Monday, March 7, 2011 05:36
Some people think hot rodders are born that way, while others insist they’re made. The Hot Rodders of Tomorrow Engine Build Competition isn’t going to settle the debate, but if you’re a budding hot rodder in high school, or you know someone who is, it’s a great way to stoke the fires of automotive passion.
The Engine Build Competition takes place June 24-26 at the Carlisle, Pennsylvania, Fairgrounds, in conjunction with the 2011 Carlisle GM Nationals. One of six regional qualifying locations, the Carlisle event will send regional winners and two non-winning top-time wild cards to the championships at the SEMA show in Las Vegas on November 1-4.
The competition sounds simple––take apart a Chevy small-block engine then put it back together. The hard part? Do it against the clock using only hand tools while following proper disassembly and reassembly procedures. At stake are prizes, sponsorship, and support from select companies, as well as scholarship money––which totaled more than $600,000 last year––toward further training and education.More...
Monday, December 6, 2010 02:40
Even if you’re never opened your car’s hood, here’s something you can do that’s a) incredibly easy, b) will result in improved performance and fuel mileage, and c) is almost impossible to screw up. Your biggest chances of failure are either a) being unsuccessful at opening the hood or, if your car is so equipped, b) failing to properly secure the hood support. Your owner’s manual explains how to open the hood and, if you have one, secure the hood support rod. If you can’t figure out how to open the hood, please don’t vote. If you can’t figure out how to properly secure the hood support rod and the hood smashes your face into the intake manifold, well, the gene pool needs a bit of chlorine, anyway.
Step one of changing your air filter is to go to a good auto parts store and select the proper filter. You’ll need to know the make, model, year, trim level, and type of engine. (If this sounds like a “...for Dummies” article, understand that many with esteemed titles—Senator, PhD—before or after their names are dummies as far as cars are concerned.) Ask the sales staff for help if you can’t find it. More...
Thursday, December 2, 2010 03:08
We recently received one of those “My Car Is Doing This Bad Thing” notes. (A guy’s 2002 Camry was smoking heavily after cold startup. The smoke stopped shortly afterward. The car, he said, wasn’t using oil.) I was immediately able to diagnose his problem. The diagnosis: Worn-out valve guides.
The valve guide’s purpose it to prevent oil from leaking past the valve stems and into the combustion chamber. They weren’t fully doing their job in our poor questioner’s Camry. When his car is running, the small amount of oil leaking past the guides is mostly burned off with the fuel. But when the car is left overnight, enough leaks into the combustion camber to make the car look like a World War II warship laying down a smoke screen. More...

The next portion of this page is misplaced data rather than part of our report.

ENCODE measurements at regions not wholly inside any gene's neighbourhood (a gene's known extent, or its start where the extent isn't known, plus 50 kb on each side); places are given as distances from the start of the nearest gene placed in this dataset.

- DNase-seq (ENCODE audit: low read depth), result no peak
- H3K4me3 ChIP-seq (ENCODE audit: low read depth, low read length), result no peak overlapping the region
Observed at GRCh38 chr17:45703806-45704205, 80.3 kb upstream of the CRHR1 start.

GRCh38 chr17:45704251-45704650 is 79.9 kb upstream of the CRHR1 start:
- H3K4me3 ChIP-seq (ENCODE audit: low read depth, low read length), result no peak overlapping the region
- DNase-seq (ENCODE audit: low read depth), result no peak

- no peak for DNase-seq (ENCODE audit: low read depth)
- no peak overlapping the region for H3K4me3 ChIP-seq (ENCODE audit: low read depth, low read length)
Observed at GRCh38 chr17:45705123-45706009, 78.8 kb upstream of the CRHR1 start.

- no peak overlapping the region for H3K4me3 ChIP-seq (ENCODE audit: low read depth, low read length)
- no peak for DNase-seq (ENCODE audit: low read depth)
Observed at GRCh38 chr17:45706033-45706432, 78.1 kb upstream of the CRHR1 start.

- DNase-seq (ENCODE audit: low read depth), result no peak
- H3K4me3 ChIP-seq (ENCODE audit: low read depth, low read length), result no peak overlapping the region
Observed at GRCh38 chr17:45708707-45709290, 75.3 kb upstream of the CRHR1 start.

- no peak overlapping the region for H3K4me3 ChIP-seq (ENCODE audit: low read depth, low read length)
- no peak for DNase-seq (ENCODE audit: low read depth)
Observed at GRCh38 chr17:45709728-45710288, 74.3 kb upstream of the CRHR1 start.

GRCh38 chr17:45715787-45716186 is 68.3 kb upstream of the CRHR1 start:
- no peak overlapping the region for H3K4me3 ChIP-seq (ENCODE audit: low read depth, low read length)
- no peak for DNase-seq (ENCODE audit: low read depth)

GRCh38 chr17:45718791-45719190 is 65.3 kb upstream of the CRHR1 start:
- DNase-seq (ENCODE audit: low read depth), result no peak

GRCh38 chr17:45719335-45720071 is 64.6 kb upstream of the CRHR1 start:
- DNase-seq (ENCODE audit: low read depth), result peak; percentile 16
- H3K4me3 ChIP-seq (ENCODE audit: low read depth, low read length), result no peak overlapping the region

Friday, November 12, 2010 03:31
I “got into wrenching” literally. I opened the hood of a ’59 Ford F-100 and climbed over the fenders into the engine bay. On that old machine, a svelte 14-year-old (or even a hefty 53-year-old) could easily find several spots to stand and inspect the engine.
My self-education began by tracing wires to see where they started and ended and trying to figure out what did what. Then I started taking unimportant-looking stuff apart. Much to my chagrin, I discovered the pickup had an oil-bath air filter. Instead of a modern paper element air filter, the truck employed oil to remove dirt. The contents of the oil-bath filter covered me and the driveway. Often, you have to learn the hard way.
I crawled under the truck, took wheels off, and generally just looked around. I changed the oil, carefully renewed the air cleaner, replaced the rearend and transmission oil, and changed the spark plugs. All this could be done today by a 14-year-old with few tools, no fear, and a lack of parental supervision.
My first mechanical success came when the truck’s crankcase vent tube clogged up. I diagnosed and corrected the problem. Success is a great motivator. Success comes when you like something and you like something when you’re successful. From there, it was on to changing drum brakes, repairing leaking wheel cylinders, and more.
When I moved up to a ’71 Ford Torino, I purchased a repair manual. That started a reading frenzy. I bought a textbook from the local high school auto shop class. If the Torino needed new shocks or its bearings repacked, I read the manual and started to work.
Not every project was successful. I pulled the head from friend’s Fiat 124 to have the leaking valves ground. Reassembly one the double overhead cam engine went perfectly. Except for one tiny detail. The Fiat’s fuel pump had to be timed to miss something important (never figured out what). The manual either didn’t address it, the important part was smeared in grease, or the Italian-English translation wasn’t clear. That near success turned into a very bad failure. (Later, a pro mechanic friend, an Alfa Romeo specialist, said, “I’d rather starve than work on Fiats.” I sure hope they’ve improved over the years.)
Here’s how to get into wrenching: Just do it. Get a manual: A dead-tree instructional is better than one on a computer. You don’t want to screw up the computer AND the car.